In my new book, POLITICAL MIND GAMES: How the 1% Manipulate Our Understanding of What’s Happening, What’s Right, and What’s Possible, I explain the psychology behind the success of today’s plutocrats in marketing their false claims—and what we can do to counter them. Offering a research-based framework, I show how the 1% exploit five fundamental concerns that govern our daily lives: issues of vulnerability, injustice, distrust, superiority, and helplessness. These concerns are soft targets for manipulation because each is linked to a basic question we ask ourselves as we try to make sense of the world around us. Consider:

Continue reading “POLITICAL MIND GAMES: How the 1% Manipulate Our Understanding of What’s Happening, What’s Right, and What’s Possible”

The Predatory Presidency

The season premiere of BBC America’s Planet Earth II includes remarkable footage from the desolate Galapagos Islands. In one striking scene, baby marine iguanas race across the sand, desperately trying to elude dozens of snakes eager for their next meal. Although such stark life-or-death struggles are difficult to watch, it helps to remember that they reflect nature’s dynamic balance.

Far more disturbing — and unnatural — are the Trump Administration’s similarly ruthless predator-like attacks on whatever groups it chooses as its prey. Adding to their repugnance, several of these assaults over the past month — through a series of executive orders — are inherently racist, seemingly propelled by the ugly 14-word credo of white nationalists everywhere: “We must secure the existence of our people and a future for white children.” Continue reading “The Predatory Presidency”

Bait and Switch: Psychology and Trump’s Voter Fraud

In recent days President Trump has, yet again, asserted that millions of people illegally voted against him last November. Lies of such magnitude and consequence from the White House certainly deserve the attention and scorn they’ve received. After all, once we move beyond the realm of “alternative facts,” the real evidence shows that a person is more likely to be struck by lightning than to impersonate someone else at the polls.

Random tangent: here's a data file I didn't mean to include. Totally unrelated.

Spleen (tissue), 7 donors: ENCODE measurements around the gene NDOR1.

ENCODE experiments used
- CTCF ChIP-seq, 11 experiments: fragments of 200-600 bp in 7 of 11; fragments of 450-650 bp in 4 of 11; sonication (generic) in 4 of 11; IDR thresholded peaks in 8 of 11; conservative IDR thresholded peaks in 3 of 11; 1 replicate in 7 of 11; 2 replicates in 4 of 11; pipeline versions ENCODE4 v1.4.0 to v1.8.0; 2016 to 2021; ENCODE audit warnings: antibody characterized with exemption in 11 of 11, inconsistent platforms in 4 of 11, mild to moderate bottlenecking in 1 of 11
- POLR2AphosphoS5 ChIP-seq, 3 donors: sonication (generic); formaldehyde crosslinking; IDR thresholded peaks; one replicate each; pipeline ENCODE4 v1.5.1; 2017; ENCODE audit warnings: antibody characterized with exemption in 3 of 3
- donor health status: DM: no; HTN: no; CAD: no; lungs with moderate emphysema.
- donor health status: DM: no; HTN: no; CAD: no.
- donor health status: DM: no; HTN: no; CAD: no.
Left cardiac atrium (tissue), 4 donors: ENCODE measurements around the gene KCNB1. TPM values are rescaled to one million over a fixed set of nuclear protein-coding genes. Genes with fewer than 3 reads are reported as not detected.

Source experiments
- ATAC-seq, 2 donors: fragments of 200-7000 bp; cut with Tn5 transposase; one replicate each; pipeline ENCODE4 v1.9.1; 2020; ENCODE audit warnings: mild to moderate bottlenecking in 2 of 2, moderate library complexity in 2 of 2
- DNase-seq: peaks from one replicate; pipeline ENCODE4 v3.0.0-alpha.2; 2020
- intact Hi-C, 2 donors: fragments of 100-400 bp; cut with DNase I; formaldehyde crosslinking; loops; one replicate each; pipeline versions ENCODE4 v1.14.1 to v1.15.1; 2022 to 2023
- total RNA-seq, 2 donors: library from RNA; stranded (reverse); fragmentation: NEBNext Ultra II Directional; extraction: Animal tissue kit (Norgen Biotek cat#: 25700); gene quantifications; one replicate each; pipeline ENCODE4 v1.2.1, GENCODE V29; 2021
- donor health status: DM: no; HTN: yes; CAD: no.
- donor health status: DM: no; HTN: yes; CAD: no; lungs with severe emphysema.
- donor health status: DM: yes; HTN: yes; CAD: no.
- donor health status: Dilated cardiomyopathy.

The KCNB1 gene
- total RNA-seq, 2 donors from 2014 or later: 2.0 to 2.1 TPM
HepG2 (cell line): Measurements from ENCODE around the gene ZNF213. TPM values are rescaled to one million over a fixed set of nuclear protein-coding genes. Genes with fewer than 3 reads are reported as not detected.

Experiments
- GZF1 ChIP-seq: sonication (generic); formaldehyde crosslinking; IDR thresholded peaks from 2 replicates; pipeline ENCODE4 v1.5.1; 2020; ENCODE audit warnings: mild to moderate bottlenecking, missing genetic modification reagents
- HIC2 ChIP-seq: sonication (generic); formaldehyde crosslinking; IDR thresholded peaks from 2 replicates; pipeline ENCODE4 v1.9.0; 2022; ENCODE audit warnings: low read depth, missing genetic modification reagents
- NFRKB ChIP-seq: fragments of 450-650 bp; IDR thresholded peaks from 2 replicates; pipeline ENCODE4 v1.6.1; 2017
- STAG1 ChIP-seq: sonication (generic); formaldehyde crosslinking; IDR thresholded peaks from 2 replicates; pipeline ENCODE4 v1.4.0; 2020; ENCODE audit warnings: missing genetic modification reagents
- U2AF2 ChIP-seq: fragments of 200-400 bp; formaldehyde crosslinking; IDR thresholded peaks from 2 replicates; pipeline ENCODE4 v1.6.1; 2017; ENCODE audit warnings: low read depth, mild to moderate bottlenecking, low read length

But to fully understand Trump’s complaints about “illegal voters,” we need to recognize that voter fraud and voter suppression are opposite sides of the same coin. By promoting beliefs about the former, the groundwork is laid for pursuing the latter. In this way, tales of unlawful voting have long been a pretext for obstructing the voting rights of U.S. citizens.

The mass manipulation at the heart of this strategy relies on what I call the “combating-injustice mind game.” With two steps, this psychological ploy preys upon the public’s acute and compassionate sensitivity to issues of right and wrong. First we’re bombarded with dire warnings that something terribly unjust is happening. These overwrought claims aim to spur broad outrage and demands for reform. Continue reading “Bait and Switch: Psychology and Trump’s Voter Fraud”

Resisting the Mind Games of Donald Trump and the One Percent

trumpSmooth-talking con artists are familiar figures in American folklore. The well-dressed hustler arrives in an unsuspecting town. He pitches some miracle cure or get-rich-quick scheme, door-to-door or from atop a soapbox. Then before his customers realize they’ve been duped, he steals away in search of his next mark. It’s a risky vocation, one that demands quick feet, a keen understanding of human nature, and a talent for telling stories that both arouse and reassure.

But when it comes to profiting off people’s hopes and fears, by far the most successful purveyors of lucrative lies and false promises are some of the denizens of this country’s palatial estates, corporate boardrooms, and corridors of political power. And unlike their small-time counterparts, they’re never on the run — despite the misery they leave in their wake. Enter Donald J. Trump, soon to be the 45th President of the United States.